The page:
I am two years into my grief journey. I have changed so much along the way that I don’t fully remember the person I used to be because I am so different than her. I was happy with my husband, he was my other half and my “meant-to-be”. Losing him shattered me. For the first time I understood why they call it heartbreak because I could physically feel the pain in my chest. My body ached all the time, and in my worst moments I would feel as though my chest were being crushed by a stack of bricks and I would struggle to breathe. At first the grief would come in waves that would swallow me up and I would feel as though I could barely catch my breath. It was exhausting. Sometimes just waking up in the morning would be draining enough to send me back to bed. My world had crumbled. But over time I started to learn to swim. The waves would come, but they would come less frequently and eventually they stopped hitting as hard as they once did.

Many of you are new to this grief, some of you are further along than I am, and some of you have never experienced this depth of grief before. For those who are new to this and are struggling to see anything but darkness, I want you to know that I have been there and I know how it feels to be consumed by so much pain that it seems as though all goodness has died out. Give your pain a home inside you, welcome it. I know it seems counterintuitive to welcome the very thing that is tearing you apart, but it is necessary. Lean into your pain and into the darkness. Feel and embrace the agony that is consuming you and tell yourself that it is OK to be this broken. That is self-compassion and it is healing. No one needs compassion more than the lonely and broken hearted, but grief is isolating. Those who haven’t been through it don’t understand what you are going through and that can make you feel like a pariah. It’s a compounding situation where loneliness exacerbates loneliness. But no one can do this alone, and you should never be afraid to reach out for help. I used to attend a Young Widows Support Group in my area that is absolutely amazing. And though I no longer attend the group meetings anymore, there is a core group of us that branched out and continue to meet regularly. They are some of my dearest friends and I owe so much of my healing to them. I also still see my therapist every week. He is that safe place where I can walk in and not feel as though I’m carrying the world on my shoulders. He makes the baggage feel lighter. I believe in reaching out for help when you need it.

There is no right or wrong way to do this. So whether you cleaned out his closet in that first week, or it’s six months later and her bra is still hanging from the bedroom door – that’s normal. Whether you moved to get a fresh start or decided to never leave the home you shared together – that’s normal. Some widows will start dating sooner than others, and some never will. It is normal to be angry, and it is normal to feel guilty for being angry. It is normal to cry, and it is normal to not cry. However you do this, whatever your process, however you need to look at yourself and the world in order to make it through this – that’s OK. Eventually you will live again, but getting there isn’t easy.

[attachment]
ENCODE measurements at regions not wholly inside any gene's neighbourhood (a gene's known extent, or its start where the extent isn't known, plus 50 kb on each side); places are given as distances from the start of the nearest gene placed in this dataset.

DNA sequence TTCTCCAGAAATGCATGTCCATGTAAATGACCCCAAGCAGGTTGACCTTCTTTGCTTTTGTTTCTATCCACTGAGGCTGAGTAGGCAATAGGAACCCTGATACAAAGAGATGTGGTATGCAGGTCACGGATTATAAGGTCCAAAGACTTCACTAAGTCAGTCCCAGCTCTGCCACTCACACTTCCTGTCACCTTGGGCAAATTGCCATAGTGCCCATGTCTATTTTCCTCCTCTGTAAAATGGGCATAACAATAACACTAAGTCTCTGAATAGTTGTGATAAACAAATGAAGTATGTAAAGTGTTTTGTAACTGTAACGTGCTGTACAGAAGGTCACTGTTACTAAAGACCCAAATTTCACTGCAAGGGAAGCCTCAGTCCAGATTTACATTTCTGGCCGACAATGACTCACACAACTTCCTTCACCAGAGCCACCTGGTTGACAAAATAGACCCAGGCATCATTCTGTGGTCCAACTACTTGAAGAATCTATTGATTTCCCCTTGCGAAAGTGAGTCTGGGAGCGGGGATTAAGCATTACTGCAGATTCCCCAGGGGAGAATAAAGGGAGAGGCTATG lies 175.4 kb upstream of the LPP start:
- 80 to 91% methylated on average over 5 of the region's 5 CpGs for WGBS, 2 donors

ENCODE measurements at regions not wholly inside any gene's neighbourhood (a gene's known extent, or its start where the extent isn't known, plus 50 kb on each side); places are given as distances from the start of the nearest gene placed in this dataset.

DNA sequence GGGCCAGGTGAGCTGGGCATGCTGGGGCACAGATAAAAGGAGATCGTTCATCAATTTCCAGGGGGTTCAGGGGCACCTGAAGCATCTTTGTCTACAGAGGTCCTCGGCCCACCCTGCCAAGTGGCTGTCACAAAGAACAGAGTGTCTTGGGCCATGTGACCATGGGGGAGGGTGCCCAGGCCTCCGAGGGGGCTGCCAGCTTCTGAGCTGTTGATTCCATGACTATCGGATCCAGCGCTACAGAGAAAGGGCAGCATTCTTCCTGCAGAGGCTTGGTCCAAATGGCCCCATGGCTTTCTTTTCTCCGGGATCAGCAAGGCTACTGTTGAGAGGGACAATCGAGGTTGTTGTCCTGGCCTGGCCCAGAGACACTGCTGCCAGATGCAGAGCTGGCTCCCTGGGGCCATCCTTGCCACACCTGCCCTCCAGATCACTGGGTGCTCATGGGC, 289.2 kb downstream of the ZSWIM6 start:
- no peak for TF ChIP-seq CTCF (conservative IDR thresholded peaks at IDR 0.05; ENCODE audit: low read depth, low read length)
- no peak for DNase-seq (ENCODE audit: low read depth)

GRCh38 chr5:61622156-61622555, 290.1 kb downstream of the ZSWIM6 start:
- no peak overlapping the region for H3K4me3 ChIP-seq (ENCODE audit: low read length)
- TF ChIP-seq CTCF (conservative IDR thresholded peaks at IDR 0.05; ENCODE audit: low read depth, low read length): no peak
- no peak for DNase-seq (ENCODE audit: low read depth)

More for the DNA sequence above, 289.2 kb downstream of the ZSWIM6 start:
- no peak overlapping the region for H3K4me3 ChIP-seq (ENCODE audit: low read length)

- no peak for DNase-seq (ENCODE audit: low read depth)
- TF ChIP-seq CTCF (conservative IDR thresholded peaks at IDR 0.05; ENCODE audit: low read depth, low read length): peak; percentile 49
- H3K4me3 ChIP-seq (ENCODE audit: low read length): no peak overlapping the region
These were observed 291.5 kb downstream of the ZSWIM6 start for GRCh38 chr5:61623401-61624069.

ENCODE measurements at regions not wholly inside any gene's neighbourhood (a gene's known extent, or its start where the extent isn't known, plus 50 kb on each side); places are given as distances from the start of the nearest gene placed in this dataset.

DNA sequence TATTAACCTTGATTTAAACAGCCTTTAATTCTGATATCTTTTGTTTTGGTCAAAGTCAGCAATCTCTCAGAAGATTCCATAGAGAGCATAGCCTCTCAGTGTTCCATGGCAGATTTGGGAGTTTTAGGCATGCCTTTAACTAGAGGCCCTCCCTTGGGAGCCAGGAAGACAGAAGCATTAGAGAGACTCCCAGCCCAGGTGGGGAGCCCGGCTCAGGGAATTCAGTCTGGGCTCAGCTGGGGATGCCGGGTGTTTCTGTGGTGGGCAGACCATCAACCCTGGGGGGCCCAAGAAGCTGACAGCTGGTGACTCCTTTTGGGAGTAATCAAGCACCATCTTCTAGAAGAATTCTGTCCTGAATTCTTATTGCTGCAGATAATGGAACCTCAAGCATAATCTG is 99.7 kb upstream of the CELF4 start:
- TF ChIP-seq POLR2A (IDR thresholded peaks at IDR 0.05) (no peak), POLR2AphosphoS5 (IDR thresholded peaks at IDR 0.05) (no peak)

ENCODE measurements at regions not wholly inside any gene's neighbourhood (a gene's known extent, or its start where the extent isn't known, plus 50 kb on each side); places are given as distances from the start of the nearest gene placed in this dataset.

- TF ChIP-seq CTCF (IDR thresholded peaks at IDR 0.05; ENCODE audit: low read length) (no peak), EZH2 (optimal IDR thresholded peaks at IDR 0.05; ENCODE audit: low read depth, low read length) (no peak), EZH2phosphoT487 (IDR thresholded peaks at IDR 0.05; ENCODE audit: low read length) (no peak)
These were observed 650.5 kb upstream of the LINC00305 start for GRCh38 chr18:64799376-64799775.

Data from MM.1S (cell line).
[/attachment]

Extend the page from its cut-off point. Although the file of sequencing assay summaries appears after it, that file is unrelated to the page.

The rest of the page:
Grieving Through The Holidays

As the holidays come around, I want to offer peace and comfort to those who are grieving. I rarely offer cheerful pearls of wisdom, but rather hope that comes from the idea that it is ok to be broken. The purpose of my writing is to give pain a voice. I write from my heart, and my heart is in pain. The beautiful thing about this pain is that it lives side by side and entwined with love.
As I go through the hours, days, weeks, and now years I am finding that there are outlets everywhere for my love. Love is welcomed by all and everyone wants to know about the things in my life that inspire my heart to love. My pain, however, is shunned from the world. When pain needs to show its face, it is usually met by others with desperation to shove it back inside where it will not cause discomfort… for them. After all this time, I understand, I do. I get it. It is hard to face those difficult emotions. Our society does not have an understood social mechanism with which to greet and welcome the pain of another. We have defined strength as the ability to choke back and cut off vulnerability and weakness, but this isn’t strength, this is avoidance. Strength comes from facing those very tough emotions inside yourself, breaking down, and then getting back up knowing you will face it all again.
As I walk into this holiday season, I am determined to do it excitedly and happily. I know that this season will be very hard, it is my second Christmas without my husband and my daughter is finally starting to understand the concept of Santa Clause. I am excited to do The Elf On The Shelf with her for the first time this year. I am excited for the music and the tree and my daughters visit with Santa Clause. And I am prepared for the emotional meltdown that will happen. I don’t know when it will come or what will set it off, but I will break. I will cry and scream and beg. I will feel like I have lost him all over again and it will hurt. It will be torture. And I will welcome every moment of paralyzing pain that hits my shattered heart, because in that pain is my husband and the love we share. And because I am raising a nearly 3 year old. For her, I have to be as close to whole as I can possibly be. I have to be honest with myself. I have to give my pain expression so it doesn’t harden my heart. Pain is as real as love is, and it needs to be given the same time and attention so it doesn’t come out in the wrong ways.
Tomorrow is Thanksgiving. This is a tough holiday for many because it is about family and gratitude. And though there will be an empty chair at the table (which will break my heart all over again), I will give a moment to acknowledge all that I am thankful for. I will be sitting down at that table with a wonderful family and with my daughter. My little girl is my light, she is my sun and my moon, and he gave her to me. I only had a short amount of time with my husband and on some other day I will shout and scream about how unfair it is that I did not have more time with him. But on this day, and every day, I will be grateful for the short amount of time that I did have with him. I am grateful for the ways in which he changed my life, for the little girl he gave me, for the strength that I now have because I knew him.